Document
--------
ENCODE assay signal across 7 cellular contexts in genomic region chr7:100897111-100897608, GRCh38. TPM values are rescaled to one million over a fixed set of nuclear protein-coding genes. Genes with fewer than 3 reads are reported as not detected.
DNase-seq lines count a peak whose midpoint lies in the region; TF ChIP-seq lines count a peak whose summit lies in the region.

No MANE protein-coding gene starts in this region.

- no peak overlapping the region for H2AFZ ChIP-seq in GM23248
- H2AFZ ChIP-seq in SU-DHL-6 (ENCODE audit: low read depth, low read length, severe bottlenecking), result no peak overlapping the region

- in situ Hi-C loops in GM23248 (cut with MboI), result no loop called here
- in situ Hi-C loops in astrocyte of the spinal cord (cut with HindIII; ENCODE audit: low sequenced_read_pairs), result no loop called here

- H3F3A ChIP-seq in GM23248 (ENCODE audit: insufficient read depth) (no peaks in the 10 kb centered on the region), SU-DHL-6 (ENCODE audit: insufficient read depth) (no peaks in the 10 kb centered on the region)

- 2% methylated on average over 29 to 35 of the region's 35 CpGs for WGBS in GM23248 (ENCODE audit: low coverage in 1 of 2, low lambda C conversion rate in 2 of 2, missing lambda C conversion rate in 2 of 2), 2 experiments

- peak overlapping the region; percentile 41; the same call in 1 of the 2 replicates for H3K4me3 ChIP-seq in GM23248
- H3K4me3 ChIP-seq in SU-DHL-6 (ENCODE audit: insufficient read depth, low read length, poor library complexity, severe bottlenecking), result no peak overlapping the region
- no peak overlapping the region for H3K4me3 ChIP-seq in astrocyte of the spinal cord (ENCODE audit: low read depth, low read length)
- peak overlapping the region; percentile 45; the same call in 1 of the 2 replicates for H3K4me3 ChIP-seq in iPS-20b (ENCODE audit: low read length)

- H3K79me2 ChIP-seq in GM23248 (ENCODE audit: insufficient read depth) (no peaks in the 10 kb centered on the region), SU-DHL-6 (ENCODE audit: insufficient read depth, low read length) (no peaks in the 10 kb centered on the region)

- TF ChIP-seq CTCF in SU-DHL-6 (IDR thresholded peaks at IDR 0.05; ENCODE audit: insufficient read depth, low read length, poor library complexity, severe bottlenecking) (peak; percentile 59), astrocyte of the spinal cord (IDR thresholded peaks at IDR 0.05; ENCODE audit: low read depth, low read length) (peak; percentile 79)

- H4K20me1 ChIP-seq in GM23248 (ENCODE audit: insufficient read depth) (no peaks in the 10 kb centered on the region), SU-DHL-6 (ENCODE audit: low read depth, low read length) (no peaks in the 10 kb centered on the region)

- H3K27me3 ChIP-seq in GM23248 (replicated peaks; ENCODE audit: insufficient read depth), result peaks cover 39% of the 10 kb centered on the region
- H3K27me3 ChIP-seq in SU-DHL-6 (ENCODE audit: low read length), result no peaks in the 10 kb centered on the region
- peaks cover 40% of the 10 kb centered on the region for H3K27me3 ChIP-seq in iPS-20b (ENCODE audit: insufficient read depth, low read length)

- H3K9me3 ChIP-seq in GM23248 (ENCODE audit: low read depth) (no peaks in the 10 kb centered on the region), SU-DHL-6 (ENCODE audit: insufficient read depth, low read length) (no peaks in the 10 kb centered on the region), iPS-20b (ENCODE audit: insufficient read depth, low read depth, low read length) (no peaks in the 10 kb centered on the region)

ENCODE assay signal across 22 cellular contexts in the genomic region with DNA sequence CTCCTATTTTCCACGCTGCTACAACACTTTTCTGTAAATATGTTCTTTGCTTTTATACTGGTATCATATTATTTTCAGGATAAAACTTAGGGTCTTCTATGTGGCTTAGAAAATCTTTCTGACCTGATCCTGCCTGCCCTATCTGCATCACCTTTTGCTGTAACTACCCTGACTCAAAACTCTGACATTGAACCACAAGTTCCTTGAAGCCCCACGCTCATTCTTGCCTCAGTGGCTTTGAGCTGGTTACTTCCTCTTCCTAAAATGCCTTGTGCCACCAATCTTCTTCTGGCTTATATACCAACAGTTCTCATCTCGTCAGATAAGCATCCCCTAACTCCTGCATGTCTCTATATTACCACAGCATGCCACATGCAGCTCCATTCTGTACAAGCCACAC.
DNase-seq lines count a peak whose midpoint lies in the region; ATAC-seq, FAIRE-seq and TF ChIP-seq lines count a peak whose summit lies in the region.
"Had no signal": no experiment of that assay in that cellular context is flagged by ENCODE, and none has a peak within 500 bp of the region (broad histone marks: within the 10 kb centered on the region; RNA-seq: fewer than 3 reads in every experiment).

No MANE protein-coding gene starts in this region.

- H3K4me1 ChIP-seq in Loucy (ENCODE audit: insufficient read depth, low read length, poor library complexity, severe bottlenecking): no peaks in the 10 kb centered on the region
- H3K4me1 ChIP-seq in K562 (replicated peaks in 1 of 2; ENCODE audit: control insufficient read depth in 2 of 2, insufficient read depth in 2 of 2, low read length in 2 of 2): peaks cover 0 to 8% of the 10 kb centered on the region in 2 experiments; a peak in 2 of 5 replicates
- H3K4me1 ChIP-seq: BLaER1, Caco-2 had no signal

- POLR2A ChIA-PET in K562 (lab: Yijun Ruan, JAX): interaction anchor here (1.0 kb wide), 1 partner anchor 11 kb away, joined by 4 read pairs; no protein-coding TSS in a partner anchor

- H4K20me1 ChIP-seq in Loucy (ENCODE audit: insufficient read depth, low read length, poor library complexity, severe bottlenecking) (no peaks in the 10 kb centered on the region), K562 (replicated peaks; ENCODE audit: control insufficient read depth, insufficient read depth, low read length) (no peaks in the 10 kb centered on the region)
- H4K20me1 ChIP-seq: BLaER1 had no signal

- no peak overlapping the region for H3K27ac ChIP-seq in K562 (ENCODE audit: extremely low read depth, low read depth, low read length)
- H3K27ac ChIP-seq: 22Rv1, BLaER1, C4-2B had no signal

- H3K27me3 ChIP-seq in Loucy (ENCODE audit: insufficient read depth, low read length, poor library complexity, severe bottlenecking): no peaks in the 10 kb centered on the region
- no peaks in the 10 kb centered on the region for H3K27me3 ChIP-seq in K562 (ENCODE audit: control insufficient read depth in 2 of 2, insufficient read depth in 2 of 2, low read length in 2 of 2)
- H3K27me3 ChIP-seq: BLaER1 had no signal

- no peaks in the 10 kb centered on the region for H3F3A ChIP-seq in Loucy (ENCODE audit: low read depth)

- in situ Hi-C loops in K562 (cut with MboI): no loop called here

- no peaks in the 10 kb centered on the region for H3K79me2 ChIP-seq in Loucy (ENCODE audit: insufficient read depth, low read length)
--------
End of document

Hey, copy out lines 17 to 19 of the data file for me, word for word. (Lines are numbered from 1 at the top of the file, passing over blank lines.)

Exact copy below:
- H3K27me3 ChIP-seq in GM23248 (replicated peaks; ENCODE audit: insufficient read depth), result peaks cover 39% of the 10 kb centered on the region
- H3K27me3 ChIP-seq in SU-DHL-6 (ENCODE audit: low read length), result no peaks in the 10 kb centered on the region
- peaks cover 40% of the 10 kb centered on the region for H3K27me3 ChIP-seq in iPS-20b (ENCODE audit: insufficient read depth, low read length)